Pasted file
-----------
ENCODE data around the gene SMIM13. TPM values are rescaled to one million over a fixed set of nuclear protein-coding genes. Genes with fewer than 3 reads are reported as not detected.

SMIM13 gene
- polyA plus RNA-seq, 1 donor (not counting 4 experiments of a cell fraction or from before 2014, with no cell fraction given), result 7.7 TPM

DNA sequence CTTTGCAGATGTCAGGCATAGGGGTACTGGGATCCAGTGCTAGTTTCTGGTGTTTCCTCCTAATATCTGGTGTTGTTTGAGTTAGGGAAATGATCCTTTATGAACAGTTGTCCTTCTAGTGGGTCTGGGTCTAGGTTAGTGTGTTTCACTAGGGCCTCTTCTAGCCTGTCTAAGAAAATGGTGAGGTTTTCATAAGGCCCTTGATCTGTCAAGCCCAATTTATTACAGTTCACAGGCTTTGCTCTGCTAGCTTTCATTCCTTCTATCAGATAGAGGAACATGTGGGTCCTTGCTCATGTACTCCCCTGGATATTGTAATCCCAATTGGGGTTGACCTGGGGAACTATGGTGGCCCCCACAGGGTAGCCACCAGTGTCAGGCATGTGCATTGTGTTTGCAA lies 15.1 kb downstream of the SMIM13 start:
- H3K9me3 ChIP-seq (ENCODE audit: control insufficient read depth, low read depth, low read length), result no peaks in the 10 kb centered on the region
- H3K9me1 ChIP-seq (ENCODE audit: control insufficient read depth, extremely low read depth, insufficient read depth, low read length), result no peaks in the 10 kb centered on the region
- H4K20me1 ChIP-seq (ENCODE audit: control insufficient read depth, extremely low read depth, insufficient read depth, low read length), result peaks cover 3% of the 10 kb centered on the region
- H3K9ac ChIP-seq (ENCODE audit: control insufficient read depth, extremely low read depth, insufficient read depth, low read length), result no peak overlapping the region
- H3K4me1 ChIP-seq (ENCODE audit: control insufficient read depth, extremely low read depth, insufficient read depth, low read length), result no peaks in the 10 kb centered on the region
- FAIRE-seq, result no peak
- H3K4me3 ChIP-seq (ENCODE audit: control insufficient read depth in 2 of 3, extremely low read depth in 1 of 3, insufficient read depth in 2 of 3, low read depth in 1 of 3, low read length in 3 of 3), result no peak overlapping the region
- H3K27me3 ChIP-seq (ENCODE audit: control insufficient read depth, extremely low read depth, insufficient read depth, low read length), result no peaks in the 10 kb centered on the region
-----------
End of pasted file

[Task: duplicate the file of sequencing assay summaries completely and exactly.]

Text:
ENCODE data around the gene SMIM13. TPM values are rescaled to one million over a fixed set of nuclear protein-coding genes. Genes with fewer than 3 reads are reported as not detected.

SMIM13 gene
- polyA plus RNA-seq, 1 donor (not counting 4 experiments of a cell fraction or from before 2014, with no cell fraction given), result 7.7 TPM

DNA sequence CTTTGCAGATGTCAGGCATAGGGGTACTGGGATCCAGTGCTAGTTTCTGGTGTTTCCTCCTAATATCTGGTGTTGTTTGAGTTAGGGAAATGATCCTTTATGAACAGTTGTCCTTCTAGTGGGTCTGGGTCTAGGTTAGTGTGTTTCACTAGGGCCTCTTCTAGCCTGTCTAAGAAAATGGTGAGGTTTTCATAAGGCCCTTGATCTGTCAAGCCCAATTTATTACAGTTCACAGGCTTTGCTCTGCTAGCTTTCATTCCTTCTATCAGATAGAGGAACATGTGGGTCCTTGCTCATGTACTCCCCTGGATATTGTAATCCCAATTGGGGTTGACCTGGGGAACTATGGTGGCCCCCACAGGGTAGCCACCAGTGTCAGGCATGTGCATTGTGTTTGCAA lies 15.1 kb downstream of the SMIM13 start:
- H3K9me3 ChIP-seq (ENCODE audit: control insufficient read depth, low read depth, low read length), result no peaks in the 10 kb centered on the region
- H3K9me1 ChIP-seq (ENCODE audit: control insufficient read depth, extremely low read depth, insufficient read depth, low read length), result no peaks in the 10 kb centered on the region
- H4K20me1 ChIP-seq (ENCODE audit: control insufficient read depth, extremely low read depth, insufficient read depth, low read length), result peaks cover 3% of the 10 kb centered on the region
- H3K9ac ChIP-seq (ENCODE audit: control insufficient read depth, extremely low read depth, insufficient read depth, low read length), result no peak overlapping the region
- H3K4me1 ChIP-seq (ENCODE audit: control insufficient read depth, extremely low read depth, insufficient read depth, low read length), result no peaks in the 10 kb centered on the region
- FAIRE-seq, result no peak
- H3K4me3 ChIP-seq (ENCODE audit: control insufficient read depth in 2 of 3, extremely low read depth in 1 of 3, insufficient read depth in 2 of 3, low read depth in 1 of 3, low read length in 3 of 3), result no peak overlapping the region
- H3K27me3 ChIP-seq (ENCODE audit: control insufficient read depth, extremely low read depth, insufficient read depth, low read length), result no peaks in the 10 kb centered on the region